Hermeneutics and Education

By Shaun Gallagher

Subjects: Hermeneutics
Series: SUNY series in Contemporary Continental Philosophy
Paperback : 9780791411766, 424 pages, October 1992
Hardcover : 9780791411759, 424 pages, October 1992

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Table of contents




1. The Nature of Hermeneutics and Its Relevance to Educational Theory


2. Interpretation and Educational Experience

3. Interpretational and Educational Circles

4. Hermeneutical Constraints

5. Hermeneutical Possibilities

6. The Nature of Education


7. Conservative Hermeneutics and Educational Theory

8. Critical Hermeneutics and Educational Theory

9. Radical Hermeneutics and Educational Theory

10. Education and Hermeneutics


Subject Index

Name Index

Shaun Gallagher is Associate Professor of Philosophy at Canisius College, and co-editor of the forthcoming book, Merleau-Ponty, Hermeneutics, and Postmodernism, which will be published by SUNY Press.


"This is a pathbreaking book. It proposes a fourfold typology of hermeneutics—conservative, moderate, critical, and radical—and unfolds four basic principles in each. Gallagher presents a philosophically careful and solid discussion of each position and four principles central to it, including evaluation of their strengths and weaknesses; then he searches out parallel standpoints in current educational theory and shows whether or how each parallel standpoint can be enriched by hermeneutical reflection. He also dares to suggest some criticisms or limitations of hermeneutical reflection itself based on current learning theory. I think this work and its typology will be widely cited, and quite conceivably could become a bible for educational reform based on hermeneutics. "— Richard Palmer, MacMurray College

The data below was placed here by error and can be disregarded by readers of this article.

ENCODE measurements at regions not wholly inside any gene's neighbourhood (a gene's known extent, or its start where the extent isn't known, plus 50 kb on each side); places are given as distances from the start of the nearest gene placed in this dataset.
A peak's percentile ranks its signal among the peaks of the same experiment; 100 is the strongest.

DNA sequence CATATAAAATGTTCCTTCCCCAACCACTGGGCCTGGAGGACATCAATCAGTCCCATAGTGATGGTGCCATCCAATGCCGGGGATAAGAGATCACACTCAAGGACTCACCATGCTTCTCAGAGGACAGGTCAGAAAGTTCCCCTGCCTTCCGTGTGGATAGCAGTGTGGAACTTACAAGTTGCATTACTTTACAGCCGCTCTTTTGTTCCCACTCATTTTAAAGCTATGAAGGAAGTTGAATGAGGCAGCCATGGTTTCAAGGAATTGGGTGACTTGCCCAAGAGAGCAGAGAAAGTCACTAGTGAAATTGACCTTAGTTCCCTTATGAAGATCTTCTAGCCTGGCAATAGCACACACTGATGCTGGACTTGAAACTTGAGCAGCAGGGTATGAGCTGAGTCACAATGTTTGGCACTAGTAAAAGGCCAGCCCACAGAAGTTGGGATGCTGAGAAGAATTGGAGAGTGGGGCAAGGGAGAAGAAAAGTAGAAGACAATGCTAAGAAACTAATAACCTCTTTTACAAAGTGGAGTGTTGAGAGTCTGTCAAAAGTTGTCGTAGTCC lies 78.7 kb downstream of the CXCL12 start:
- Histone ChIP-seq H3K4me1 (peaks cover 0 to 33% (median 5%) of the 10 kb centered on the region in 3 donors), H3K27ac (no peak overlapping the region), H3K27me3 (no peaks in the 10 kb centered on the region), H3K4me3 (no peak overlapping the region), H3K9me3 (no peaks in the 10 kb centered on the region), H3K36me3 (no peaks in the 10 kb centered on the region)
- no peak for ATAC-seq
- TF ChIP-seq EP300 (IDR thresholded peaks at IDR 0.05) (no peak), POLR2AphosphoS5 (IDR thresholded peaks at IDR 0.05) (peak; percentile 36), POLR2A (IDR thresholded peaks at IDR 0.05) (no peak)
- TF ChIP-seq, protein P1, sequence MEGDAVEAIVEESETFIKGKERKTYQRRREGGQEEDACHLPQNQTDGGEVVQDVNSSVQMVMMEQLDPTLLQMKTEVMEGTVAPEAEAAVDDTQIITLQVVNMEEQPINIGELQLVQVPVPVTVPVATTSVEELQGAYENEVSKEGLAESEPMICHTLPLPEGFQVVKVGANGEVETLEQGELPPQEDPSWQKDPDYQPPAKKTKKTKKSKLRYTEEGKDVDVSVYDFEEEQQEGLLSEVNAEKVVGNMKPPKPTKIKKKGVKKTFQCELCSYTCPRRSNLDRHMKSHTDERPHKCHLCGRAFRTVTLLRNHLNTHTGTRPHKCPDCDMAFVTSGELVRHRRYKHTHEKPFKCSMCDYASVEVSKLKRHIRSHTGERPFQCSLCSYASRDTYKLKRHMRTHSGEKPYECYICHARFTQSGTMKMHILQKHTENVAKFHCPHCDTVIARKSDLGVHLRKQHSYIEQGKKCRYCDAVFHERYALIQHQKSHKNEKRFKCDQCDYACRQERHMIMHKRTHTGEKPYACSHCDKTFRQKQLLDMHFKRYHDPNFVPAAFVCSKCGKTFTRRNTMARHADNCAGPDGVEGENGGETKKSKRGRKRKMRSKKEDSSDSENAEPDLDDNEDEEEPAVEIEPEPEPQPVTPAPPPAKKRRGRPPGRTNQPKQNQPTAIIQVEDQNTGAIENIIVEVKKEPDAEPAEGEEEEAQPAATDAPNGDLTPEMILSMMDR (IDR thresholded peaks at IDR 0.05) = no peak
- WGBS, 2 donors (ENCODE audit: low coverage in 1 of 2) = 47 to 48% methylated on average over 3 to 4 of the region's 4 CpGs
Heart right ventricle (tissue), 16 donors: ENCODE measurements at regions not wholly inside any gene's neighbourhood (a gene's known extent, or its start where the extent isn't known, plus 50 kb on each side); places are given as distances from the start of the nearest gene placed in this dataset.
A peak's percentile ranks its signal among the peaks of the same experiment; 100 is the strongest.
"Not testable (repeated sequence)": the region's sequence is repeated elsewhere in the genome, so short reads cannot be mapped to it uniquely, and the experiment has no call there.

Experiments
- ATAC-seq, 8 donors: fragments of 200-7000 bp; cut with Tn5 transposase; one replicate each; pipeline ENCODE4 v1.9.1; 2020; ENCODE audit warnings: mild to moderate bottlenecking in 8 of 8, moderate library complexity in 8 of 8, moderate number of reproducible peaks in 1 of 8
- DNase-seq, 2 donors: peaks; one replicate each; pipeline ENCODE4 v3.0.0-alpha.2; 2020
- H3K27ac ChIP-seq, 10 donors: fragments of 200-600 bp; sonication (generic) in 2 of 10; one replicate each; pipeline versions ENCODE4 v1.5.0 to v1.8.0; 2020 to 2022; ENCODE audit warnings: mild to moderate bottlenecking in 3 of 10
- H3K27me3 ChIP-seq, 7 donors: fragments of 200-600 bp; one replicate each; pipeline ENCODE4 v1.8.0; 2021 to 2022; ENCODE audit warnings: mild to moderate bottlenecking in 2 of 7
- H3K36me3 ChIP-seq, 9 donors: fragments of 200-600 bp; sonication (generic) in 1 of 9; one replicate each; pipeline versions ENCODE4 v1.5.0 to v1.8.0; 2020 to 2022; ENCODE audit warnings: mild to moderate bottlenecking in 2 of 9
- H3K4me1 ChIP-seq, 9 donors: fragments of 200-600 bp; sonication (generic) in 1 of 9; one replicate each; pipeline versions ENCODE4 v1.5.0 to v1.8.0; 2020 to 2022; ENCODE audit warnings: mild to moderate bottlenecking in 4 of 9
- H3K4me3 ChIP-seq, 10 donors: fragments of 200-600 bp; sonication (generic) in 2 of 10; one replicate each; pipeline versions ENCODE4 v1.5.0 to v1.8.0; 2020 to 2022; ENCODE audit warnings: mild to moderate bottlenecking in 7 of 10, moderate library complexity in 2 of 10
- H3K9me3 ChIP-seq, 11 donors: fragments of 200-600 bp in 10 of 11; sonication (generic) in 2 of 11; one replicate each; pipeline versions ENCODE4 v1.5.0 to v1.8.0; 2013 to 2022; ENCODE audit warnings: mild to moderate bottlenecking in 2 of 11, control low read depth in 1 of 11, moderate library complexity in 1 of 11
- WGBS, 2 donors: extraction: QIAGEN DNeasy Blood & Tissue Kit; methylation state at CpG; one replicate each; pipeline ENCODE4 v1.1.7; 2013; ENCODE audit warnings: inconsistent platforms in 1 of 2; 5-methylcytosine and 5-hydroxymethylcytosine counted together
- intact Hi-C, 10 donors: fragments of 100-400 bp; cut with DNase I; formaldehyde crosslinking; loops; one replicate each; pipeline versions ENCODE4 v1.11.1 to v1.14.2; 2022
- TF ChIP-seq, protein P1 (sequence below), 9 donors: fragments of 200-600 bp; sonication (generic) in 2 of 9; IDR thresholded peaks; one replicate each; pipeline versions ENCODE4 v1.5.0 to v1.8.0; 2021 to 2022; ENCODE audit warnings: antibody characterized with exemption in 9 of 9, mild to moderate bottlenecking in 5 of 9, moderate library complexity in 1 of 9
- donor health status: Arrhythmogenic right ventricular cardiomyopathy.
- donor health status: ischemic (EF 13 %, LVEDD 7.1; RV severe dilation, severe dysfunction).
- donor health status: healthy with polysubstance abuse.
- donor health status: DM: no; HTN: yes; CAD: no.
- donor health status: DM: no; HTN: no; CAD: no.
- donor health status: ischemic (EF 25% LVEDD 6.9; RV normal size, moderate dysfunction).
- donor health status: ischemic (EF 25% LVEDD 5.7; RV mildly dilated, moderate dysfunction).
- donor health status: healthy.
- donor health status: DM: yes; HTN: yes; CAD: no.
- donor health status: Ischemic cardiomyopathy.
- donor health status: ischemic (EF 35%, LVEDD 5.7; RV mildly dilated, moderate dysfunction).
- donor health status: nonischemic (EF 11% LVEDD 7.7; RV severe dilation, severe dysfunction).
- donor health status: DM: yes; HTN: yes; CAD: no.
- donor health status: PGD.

"The author succeeds in his objective: showing how a moderate theory of hermeneutics can provide the principles for an educational theory. The author's arguments in defense of his 'moderate theory of education' are clearly expressed, carefully reasoned, and tied to an extremely impressive spectrum of documentation. The breadth of scholarship going into this work, as well as the depth of understanding of the history of hermeneutics and Gadamer's Truth and Method, are superb. The fourfold division of hermeneutical theory is well-formulated, and can stand on its own apart from the context of this work as a insightful contribution to hermeneutics. I believe this work will quickly claim the role of the authoritative work in this area. It can provide an education in hermeneutics for readers inexperienced in the field, as well as offer much for the more well-versed reader to contemplate. It also will challenge educational theorists in the areas discussed to re-think the assumptions behind their beliefs. " — Diane Michelfelder, California Polytechnic State University